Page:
Greenbrier Companies (GBX), something of a “fresher” long idea that gapped up after announcing strong earnings last week, as I discussed in my report of last Wednesday, continues to hold up far better than most leading stocks. The stock probably benefits from the fact that it is somewhat more in the clear now that its earnings announcement is out of the way. It is, however, extended from the buyable gap-up of five days ago on the chart and hence not buyable here. I bought a position in the stock on the BGU day but sold into the subsequent move on Monday, based on the reasons I mentioned in my discussion of GTAT, further above. It might turn out that a pullback to a rising 10-day moving average or a retest of the 62.35 BGU intraday low during a market pullback will provide a better entry point from here.
The action of Netflix (NFLX) over the past week brings up the fair question as to whether this is a possible “Punchbowl of Death” or “POD” topping formation that was discussed in Chapter 6 of “Trade like an O’Neil Disciple: How We Made 18,000% in the Stock Market.” As we can see on the daily chart, below, NFLX broke out last Tuesday on what looked like a big buyable gap-up after Goldman Sachs came out and upgraded the stock to buy. This BGU and cup-with-handle breakout failed in short order as the stock broke back below the intraday low of last Tuesday’s BGU as well as the peak of the short handle in the pattern. NFLX announces earnings in less than two weeks’ time, so it may turn out that this resolves itself after earnings. I’m not looking to short NFLX right here, but once the dust clears after earnings it may turn out to be something to keep an eye out for as a possible short-sale target in the making.
Allow me to circle back to something I discussed earlier in this report, which was my tweet to members on Monday morning regarding the potential for failed right-shoulder rallies in WDAY, DATA, YELP, and SPLK, all four of which I show below on weekly charts. What were previously rallies from bottom-fishing pocket pivots started to morph back into head and shoulders formations on Monday as the stocks began to wobble. Early in the day I began to sense via my usual tape-watching activities that they were on the verge of rolling over to the downside and I tweeted that to members at that time. Each of these charts below shows a stock that is clearly appearing to roll over off the peak of a right shoulder in a big H&S formation.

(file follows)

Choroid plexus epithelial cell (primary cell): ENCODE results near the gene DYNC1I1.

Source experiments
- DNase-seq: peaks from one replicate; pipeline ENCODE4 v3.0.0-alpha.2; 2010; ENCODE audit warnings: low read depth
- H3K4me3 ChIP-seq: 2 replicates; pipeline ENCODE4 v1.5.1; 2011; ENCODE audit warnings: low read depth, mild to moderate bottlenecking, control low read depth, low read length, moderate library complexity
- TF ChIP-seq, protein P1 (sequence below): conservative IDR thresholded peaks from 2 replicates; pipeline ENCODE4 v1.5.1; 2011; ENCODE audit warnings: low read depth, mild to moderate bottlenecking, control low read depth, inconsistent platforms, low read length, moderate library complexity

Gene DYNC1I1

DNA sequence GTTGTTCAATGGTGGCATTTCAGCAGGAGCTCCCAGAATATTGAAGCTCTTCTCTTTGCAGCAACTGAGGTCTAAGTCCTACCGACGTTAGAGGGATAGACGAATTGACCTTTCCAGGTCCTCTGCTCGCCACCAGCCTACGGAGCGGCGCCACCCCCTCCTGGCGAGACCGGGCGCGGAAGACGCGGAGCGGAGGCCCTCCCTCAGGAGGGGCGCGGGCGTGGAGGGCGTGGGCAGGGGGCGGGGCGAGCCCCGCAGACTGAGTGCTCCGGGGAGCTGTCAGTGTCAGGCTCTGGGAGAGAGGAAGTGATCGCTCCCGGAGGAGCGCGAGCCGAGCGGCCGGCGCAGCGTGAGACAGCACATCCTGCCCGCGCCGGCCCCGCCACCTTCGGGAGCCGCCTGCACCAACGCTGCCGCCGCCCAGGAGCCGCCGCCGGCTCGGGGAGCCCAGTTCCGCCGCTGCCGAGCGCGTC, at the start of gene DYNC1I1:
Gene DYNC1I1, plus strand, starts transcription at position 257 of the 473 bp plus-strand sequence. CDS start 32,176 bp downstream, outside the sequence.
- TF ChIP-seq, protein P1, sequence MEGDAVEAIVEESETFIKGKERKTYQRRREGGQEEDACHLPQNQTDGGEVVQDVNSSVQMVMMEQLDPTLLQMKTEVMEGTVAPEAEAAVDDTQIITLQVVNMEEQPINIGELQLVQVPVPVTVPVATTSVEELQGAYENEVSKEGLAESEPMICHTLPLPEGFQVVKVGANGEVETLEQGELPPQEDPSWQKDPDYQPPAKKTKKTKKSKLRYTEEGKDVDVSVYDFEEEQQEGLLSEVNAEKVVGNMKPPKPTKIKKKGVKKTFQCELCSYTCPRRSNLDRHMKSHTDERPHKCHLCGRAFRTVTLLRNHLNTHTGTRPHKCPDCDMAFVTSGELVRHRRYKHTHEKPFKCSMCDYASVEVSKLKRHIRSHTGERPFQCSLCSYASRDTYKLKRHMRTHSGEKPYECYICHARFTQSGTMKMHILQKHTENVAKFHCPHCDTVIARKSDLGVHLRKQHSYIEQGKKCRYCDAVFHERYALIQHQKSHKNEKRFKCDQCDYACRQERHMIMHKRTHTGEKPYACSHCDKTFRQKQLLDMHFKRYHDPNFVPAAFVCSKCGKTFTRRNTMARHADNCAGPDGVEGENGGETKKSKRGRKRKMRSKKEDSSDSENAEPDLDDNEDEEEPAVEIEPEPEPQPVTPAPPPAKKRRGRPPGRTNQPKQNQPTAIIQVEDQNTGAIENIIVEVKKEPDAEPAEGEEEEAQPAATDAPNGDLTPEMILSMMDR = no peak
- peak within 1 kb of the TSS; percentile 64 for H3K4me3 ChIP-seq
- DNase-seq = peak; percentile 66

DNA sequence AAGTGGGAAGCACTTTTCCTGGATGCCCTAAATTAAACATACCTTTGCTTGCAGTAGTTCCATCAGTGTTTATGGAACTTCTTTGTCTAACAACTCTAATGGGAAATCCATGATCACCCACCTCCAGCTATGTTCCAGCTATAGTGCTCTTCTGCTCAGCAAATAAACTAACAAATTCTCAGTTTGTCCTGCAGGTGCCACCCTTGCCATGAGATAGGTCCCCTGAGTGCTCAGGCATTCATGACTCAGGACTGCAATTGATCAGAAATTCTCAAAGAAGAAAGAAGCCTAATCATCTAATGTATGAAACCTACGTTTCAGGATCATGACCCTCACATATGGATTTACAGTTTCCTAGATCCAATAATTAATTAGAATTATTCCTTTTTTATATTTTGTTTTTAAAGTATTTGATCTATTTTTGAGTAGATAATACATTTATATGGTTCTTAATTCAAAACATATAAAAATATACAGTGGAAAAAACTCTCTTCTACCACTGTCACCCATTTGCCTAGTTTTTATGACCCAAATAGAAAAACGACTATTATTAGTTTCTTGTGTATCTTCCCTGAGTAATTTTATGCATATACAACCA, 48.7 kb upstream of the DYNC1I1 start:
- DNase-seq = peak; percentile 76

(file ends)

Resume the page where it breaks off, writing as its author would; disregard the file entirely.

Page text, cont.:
In my view this is significant as it may be portending a deeper market correction should these patterns continue to play out to the downside. The first three, WDAY, DATA, and YELP, have all broken down below their 40-week/200-day moving averages. In each of these cases the stock would be considered shortable on a rally up into the 200-day line using it as a quick upside stop. DATA is also just below its 50-day moving average, and given that it is so far below its 200-day line relative to WDAY and YELP, one could short that here using the 50-day line as a hyper-stop on the upside. The fourth one, SPLK, is certainly the weakest given that it has hardly retraced any of its prior downside break from late February into late May. We’ll see how these play out as we progress through earnings season, but for now all four are on my short-sale watch list.